Forum for Science, Industry and Business

Sponsored by:     3M 
Search our Site:

 

Study shows impact of protests on stock prices

10.10.2007
Corporate leaders at Dow Chemical, Cracker Barrel and Eastman Kodak have learned the hard way that public protests can drive down the value of an otherwise healthy stock.

A new study led by Sarah Soule, professor of sociology at Cornell, and Brayden King, assistant professor of sociology at Brigham Young University, examines how organized public protest affects "abnormal stock price returns" -- an indicator of investor reaction to a focal event. The report, "Social Movements as Extra-institutional Entrepreneurs: The Effect of Protest on Stock Price Returns," is published in the September 2007 issue of Administrative Science Quarterly.

Among the findings: Protests are more influential when they target issues dealing with critical stakeholder groups -- shareholders, for instance -- or when generating greater media coverage. Also, corporate targets are less vulnerable to protest when the media has given substantial coverage to the firm prior to a protest.

The study uses data from 342 protests between 1962 and 1990, as reported in The New York Times. The reliance on a single media source makes sense, Soule said, given that "there is a long history of using The New York Times for data on protest in the U.S., and [it] has been called the 'gold standard'" for such information. Nonetheless, the authors conducted extensive reliability and validity checks using The Wall Street Journal and The Washington Post as alternative sources.

"Because the major financial exchanges in the U.S. are located in New York City, the Times is ideally positioned to cover protests of business corporations," she said. "[However] we do not assume that this is necessarily the source of information used by investors."

The researchers found that protests related to labor or consumer issues provoke a more negative reaction from investors and, perhaps more obviously, that protests with greater levels of media coverage provoke a stronger negative reaction by investors. In fact, media coverage had far more influence on investor behavior than the actual size of the protest itself, the study showed. However, the study showed that prior media coverage of a firm mitigated the influence of a protest because it "provides alternative information to investors that may contradict the messages broadcast by protestors."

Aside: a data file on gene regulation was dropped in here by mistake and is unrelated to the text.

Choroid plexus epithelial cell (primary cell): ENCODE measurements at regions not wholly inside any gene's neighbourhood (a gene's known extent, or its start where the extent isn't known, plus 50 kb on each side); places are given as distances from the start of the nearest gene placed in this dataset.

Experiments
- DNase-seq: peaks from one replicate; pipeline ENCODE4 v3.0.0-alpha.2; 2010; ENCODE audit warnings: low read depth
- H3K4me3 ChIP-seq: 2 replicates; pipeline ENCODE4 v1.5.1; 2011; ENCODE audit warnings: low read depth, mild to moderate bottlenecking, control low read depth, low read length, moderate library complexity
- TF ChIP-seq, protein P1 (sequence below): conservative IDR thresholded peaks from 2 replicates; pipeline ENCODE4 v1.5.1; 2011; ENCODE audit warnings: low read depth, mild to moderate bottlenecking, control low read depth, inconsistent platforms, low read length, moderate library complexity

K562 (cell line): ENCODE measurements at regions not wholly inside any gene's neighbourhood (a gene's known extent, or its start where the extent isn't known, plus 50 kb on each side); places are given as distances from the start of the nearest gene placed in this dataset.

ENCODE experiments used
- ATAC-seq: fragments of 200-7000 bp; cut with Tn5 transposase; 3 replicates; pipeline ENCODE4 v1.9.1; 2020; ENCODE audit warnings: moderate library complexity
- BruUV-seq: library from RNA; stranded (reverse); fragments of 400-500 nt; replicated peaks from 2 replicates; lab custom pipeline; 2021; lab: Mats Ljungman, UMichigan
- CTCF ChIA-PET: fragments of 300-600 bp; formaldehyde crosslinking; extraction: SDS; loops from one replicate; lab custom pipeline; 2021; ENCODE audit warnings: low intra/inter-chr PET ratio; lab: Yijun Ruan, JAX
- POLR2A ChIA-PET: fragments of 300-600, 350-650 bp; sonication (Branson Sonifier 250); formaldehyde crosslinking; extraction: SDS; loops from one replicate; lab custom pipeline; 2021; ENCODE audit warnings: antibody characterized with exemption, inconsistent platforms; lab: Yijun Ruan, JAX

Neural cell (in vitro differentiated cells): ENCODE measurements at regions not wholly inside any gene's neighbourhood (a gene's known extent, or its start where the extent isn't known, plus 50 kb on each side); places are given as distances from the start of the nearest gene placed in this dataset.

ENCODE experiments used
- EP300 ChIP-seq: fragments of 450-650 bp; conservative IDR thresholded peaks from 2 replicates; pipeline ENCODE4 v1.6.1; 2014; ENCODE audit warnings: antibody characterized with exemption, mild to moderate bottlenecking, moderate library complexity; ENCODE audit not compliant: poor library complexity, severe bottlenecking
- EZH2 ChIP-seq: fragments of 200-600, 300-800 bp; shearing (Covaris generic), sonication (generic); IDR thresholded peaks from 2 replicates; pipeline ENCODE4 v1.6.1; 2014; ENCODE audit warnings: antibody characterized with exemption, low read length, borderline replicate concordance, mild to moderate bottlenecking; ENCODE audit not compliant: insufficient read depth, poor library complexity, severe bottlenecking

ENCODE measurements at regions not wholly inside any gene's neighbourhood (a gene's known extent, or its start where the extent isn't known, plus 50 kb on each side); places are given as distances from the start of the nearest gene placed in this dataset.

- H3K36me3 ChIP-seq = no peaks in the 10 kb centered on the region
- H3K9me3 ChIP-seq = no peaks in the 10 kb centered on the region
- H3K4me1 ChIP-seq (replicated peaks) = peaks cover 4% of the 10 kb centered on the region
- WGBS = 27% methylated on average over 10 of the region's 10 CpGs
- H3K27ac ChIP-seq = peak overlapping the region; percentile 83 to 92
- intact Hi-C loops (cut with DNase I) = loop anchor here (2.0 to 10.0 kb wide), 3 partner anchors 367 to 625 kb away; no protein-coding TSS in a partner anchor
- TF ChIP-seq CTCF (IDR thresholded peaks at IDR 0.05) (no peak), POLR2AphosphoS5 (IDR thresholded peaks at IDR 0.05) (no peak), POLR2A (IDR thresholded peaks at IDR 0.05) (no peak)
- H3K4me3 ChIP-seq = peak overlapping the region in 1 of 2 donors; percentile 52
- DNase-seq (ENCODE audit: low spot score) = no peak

Protests by the National Gay and Lesbian Task Force against Cracker Barrel's disastrous 1991 policy to dismiss all gay and lesbian employees, for example, resulted in a national boycott of the chain. The company's stock fell 26 percent below the expected return -- in one month -- even though national sales remained stable. Although Cracker Barrel officials retracted the policy, shareholders forced the company to adopt a nondiscrimination policy regarding same-sex orientation.

In the 1960s, Dow Chemical's stock took a beating when investors organized a protest against its production of napalm; protests against discriminatory hiring policies at Eastman Kodak in the late-1960s hurt the Rochester-based company and forced change.

"Many activists feel that their actions have little or no effect on what corporations do," said Soule. "To the extent that corporations care about their stock price, it seems important to emphasize that social movement activity -- for example, protest -- can affect stock price."

Soule, who recently joined the Cornell faculty, is an expert on social movements theory and methodology. She spent much of the past 10 years examining the impact of social movements on state policy. She is bringing her expertise to the fore as a fellow with the Contentious Knowledge theme project, sponsored by the Cornell Institute for the Social Sciences.

Press Relations Office | EurekAlert!